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South India’s Charm

Emu Vendors In Pondicherry

Vicki and I are in south India, in the former French colony of Pondicherry, on the Bay of Bengal. Last week, walking down a quiet street, we came across an emu. We stay alert for wandering cows here, but this was our first emu.

Someone nearby pointed us to a tiny shop at the end of the block. We walked over, and the shop owner came out to greet us.

I said, “Is that your emu?”

He said, “Yes, he’s my emu. You want to eat him? Only 350 rupees a kilo. If you prefer chickens I have those, too.” He pointed to stacks of cages with live chickens.

Last month in Malaysia I’d eaten chicken for lunch in an Indian restaurant during Ramadan. Muslims fast until the sun sets during Ramadan, and Hindus traditionally refuse meat, so I figured our Indian host who served meat at lunch must be Christian. I asked him about it.

He replied, “No, not Christian. I’m Sikh.”

Now in Pondicherry after the end of Ramadan fasting, I tried again. I asked the emu vendor if he was Muslim or Christian.

“Christian,” he said proudly. “My name is John. Christian name. That emu will be delicious.”

We never ate the emu, but we’ve noticed a curious eating ritual. Moms here, or at least some Moms, pick up their kids from school at lunchtime and find a shady spot on a nearby sidewalk. Once Mom and kids get comfortable, Mom serves lunch. Home might be too far away, I figure, and lunch breaks too short. So elegant, sari-clad women with their well-behaved children in spiffy uniforms spend the lunch hour in each other’s company sitting on sidewalks.

I suppose most people, after a visit to India, remember the Taj Mahal.
The Golden Temple. Delhi’s red fort. Varanasi. Vicki and I remember emus, John the emu vendor, families dining on the sidewalk, and how cheerful they all seemed. In general we try to avoid go-and-see travel, and the long, hot, crowded, tiring, anxious days that accompany it. We’ve traveled to India three times and have always stayed in the south, this time in Pondicherry, rather than at the go-and-see tourist places up north.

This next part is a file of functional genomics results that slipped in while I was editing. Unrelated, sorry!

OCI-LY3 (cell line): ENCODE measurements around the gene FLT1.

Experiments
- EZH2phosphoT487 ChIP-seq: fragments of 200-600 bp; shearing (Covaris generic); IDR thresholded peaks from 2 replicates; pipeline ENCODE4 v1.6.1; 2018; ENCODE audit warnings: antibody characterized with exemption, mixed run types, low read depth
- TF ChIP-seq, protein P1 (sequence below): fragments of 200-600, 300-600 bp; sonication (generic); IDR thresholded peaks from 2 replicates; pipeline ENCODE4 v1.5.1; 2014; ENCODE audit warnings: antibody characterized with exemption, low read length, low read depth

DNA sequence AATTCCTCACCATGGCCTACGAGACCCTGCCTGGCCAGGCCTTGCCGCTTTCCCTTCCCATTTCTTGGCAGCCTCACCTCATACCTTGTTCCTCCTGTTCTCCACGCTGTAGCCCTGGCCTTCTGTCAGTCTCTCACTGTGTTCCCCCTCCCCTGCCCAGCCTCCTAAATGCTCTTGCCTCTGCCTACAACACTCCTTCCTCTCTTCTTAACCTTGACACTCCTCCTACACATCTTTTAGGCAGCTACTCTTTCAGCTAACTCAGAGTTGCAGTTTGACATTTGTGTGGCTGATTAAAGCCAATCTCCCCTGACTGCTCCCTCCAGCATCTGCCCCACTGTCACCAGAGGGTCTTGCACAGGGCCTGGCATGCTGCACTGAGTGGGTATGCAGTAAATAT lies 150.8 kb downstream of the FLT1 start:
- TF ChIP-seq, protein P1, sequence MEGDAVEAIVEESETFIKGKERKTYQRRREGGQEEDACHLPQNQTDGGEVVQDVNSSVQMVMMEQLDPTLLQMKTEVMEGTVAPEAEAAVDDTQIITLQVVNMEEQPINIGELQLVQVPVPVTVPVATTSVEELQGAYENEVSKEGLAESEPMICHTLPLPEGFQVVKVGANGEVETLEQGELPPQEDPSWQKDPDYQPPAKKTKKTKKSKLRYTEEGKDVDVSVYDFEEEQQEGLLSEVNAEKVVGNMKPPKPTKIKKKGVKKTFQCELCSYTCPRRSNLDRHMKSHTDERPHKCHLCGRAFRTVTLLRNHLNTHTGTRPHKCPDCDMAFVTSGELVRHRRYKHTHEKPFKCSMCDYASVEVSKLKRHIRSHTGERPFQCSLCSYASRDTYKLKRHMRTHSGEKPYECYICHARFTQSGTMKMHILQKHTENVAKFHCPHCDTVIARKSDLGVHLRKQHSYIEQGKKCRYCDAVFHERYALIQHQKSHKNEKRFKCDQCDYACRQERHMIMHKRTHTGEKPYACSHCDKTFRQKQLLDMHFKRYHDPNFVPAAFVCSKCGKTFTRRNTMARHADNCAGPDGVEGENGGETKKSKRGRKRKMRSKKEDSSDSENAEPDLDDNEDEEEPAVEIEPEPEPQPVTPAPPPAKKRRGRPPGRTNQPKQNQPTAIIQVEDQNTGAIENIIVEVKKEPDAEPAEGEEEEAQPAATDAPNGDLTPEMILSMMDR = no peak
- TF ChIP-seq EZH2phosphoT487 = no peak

Off-hand I’d guess old-town Pondicherry must be booming. At the end of the month we saw long lines at the ubiquitous State Bank of India deposit machines. Again, just as a guess—we make a lot of guesses here—locals who get paid in cash were depositing part of their pay.

Credit has exploded in the past 10 years or so, mainly to buy motorcycles. Payday requires a trip to the bank, and a deposit, to cover the automatic debit on the loan.

We’ve detected a certain rivalry between south Indians and their northern brothers. For example, our innkeeper warned us last holiday weekend that “Indians from the north will be coming. You’ll know it; they’re so loud.”

India comes to a point here in the south, and widens dramatically farther north. So most of India’s land mass, and most of the country’s billion-plus people, live up north. South India boasts its own culture, language, food, and religious tolerance. Here Indians speak English, their only common language, to visitors from north India. I’d guess—there I go guessing again—in another 10 years Hindi will probably become the national language of India. But for now English works well.

Come and see for yourself.

Paul Terhorst

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